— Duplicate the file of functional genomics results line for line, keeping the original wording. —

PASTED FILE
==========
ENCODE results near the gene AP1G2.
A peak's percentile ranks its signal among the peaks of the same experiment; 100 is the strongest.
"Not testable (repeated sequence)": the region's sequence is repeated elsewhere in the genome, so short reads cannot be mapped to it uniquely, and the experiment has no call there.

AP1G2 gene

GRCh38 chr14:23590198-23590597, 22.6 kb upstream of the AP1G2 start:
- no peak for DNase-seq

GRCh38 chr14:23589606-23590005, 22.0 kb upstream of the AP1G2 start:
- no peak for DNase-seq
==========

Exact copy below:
ENCODE results near the gene AP1G2.
A peak's percentile ranks its signal among the peaks of the same experiment; 100 is the strongest.
"Not testable (repeated sequence)": the region's sequence is repeated elsewhere in the genome, so short reads cannot be mapped to it uniquely, and the experiment has no call there.

AP1G2 gene

GRCh38 chr14:23590198-23590597, 22.6 kb upstream of the AP1G2 start:
- no peak for DNase-seq

GRCh38 chr14:23589606-23590005, 22.0 kb upstream of the AP1G2 start:
- no peak for DNase-seq